The current trial demonstrates the most convincing evidence of effectiveness for lecanemab among the three antibodies (aducanumab, gantenerumab, and lecanemab). But it’s true that initially, the patient is unlikely to feel this influence particularly strongly in their day-to-day existence.

However, there is a bigger picture: If the impact continues, the gap will widen over time, making the initial discrepancy much more significant. Throughout the course of the 18-month trial, it became clear that the discrepancies between the treatment and placebo groups grew.

Antibodies with fewer negative effects

However, adverse effects may be a deciding factor in the approval process. Exaggerated immunological responses occurred with lecanemab soon after infusion, similar to earlier antibody preparations, although they were often neither severe nor enduring. On the other hand, lecanemab has also been linked to brain swelling and bleeding. Researchers found that 21.3% of the time they occurred. However, the vast majority of them were symptom-free and could only be identified by a brain scan.

Consequently, it seems that lecanemab results in less cerebral edema and microbleeds than other antibody preparations. When compared to other antibodies, lecanemab has a lower incidence of such ARIA. The researchers found that the benefit-risk ratio of lecanemab improved due to the drug’s relatively low risk.

But will lecanemab be approved as a treatment for Alzheimer’s disease? The last stage before an application is often a “phase 3” trial. However, van Dyck and his group remain cautious and suggest doing more, longer-term research first. The researchers need to wait for clearance before they can submit an application for this study.

On the other hand, Schulz is certain that lecanemab will join the approval procedure in the near future since the statistics are so compelling and consistent, and the recorded adverse effects are quite minimal.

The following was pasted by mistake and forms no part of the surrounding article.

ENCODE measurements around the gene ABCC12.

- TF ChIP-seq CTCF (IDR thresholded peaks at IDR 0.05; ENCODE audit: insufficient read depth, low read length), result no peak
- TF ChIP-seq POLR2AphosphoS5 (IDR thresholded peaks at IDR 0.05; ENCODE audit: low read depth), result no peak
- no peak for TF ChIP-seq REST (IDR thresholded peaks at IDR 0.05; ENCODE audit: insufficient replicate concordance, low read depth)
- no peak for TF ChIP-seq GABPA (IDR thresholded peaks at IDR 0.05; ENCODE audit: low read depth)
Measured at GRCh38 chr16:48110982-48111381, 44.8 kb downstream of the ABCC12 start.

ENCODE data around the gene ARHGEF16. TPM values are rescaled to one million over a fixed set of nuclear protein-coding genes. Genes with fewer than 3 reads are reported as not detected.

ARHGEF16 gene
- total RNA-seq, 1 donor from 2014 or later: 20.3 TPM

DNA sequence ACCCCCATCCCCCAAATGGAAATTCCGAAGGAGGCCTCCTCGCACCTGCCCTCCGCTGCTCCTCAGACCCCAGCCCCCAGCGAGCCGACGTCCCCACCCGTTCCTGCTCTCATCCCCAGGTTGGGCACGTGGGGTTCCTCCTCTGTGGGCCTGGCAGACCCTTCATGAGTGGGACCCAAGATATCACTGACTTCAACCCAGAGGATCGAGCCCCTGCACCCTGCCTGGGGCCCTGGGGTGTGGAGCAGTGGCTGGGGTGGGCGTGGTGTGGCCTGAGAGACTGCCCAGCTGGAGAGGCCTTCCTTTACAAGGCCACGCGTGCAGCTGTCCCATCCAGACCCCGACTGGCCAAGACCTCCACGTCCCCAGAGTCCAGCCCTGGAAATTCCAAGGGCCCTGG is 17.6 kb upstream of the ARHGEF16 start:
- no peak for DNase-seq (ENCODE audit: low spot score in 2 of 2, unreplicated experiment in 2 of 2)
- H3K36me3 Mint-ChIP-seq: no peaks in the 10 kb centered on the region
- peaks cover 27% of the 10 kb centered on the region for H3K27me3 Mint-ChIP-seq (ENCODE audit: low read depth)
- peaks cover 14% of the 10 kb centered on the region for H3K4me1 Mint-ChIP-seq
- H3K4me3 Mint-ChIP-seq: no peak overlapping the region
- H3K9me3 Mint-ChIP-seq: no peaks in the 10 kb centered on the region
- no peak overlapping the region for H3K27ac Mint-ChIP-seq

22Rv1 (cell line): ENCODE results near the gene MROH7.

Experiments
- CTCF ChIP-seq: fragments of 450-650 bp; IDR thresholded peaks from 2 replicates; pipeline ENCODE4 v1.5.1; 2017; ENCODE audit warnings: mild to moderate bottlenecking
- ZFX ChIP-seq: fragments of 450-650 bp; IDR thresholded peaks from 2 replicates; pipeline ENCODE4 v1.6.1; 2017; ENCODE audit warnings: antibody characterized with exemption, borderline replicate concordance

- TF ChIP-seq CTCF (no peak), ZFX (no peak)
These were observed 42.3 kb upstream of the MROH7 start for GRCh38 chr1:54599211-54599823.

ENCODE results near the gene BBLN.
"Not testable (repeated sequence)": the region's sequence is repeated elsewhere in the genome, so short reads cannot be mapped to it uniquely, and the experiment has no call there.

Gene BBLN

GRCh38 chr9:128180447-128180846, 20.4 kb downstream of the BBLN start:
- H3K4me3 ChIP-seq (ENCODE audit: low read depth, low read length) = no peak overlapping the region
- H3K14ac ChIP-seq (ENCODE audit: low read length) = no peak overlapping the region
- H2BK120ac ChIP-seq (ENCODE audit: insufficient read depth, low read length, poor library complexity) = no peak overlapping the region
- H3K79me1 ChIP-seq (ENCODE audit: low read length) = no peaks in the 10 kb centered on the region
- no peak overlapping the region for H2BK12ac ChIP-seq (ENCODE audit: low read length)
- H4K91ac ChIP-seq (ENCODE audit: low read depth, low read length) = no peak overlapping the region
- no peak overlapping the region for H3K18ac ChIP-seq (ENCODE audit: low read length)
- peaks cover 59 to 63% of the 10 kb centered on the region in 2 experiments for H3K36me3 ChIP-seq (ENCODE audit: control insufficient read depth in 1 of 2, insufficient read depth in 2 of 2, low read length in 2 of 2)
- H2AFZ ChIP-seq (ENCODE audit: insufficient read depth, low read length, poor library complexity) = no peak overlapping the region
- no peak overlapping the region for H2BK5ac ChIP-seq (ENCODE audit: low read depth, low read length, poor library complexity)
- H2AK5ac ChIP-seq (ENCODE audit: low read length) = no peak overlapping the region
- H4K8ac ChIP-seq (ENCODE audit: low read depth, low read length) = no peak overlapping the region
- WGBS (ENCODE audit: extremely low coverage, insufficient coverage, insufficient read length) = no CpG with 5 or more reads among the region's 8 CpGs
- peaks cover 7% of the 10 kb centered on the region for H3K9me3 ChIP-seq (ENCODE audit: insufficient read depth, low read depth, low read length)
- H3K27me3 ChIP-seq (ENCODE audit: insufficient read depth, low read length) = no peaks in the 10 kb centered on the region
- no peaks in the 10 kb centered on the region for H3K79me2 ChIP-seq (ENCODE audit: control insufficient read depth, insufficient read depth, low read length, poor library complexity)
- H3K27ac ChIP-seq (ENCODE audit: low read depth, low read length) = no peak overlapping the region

The turning of the tide for antibody treatments to treat Alzheimer’s

Despite these limitations, the new antibody formulation represents a promising advance in this relatively novel approach to treating Alzheimer’s disease. These findings represent a watershed moment for the reason that they prove that modern antibody treatments are making progress toward their objective of eliminating amyloid plaques and halting the progression of dementia.

The authors and commentators on the paper agree that lecanemab’s targeting of amyloid protofibrils, rather than amyloid plaques, is a significant step forward. It is believed that the progression of dementia in the brain is related to the presence of these misfolded beta-amyloid filaments, which are especially harmful to cells.

It’s believed that Alzheimer’s disease begins with the first stages of Alzheimer’s plaques damaging nerve cells. On the other hand, the plaques should be left alone since they are evidence of successful elimination of the harmful early stages.

(NEJM 2022; 10.1056/NEJMoa2212948).

By Bertie Atkinson

As a history and science writer for Malevus, Bertie Atkinson writes about a wide range of subjects, including ancient civilizations and world wars. During his leisure time, he enjoys reading, watching Netflix, and playing chess.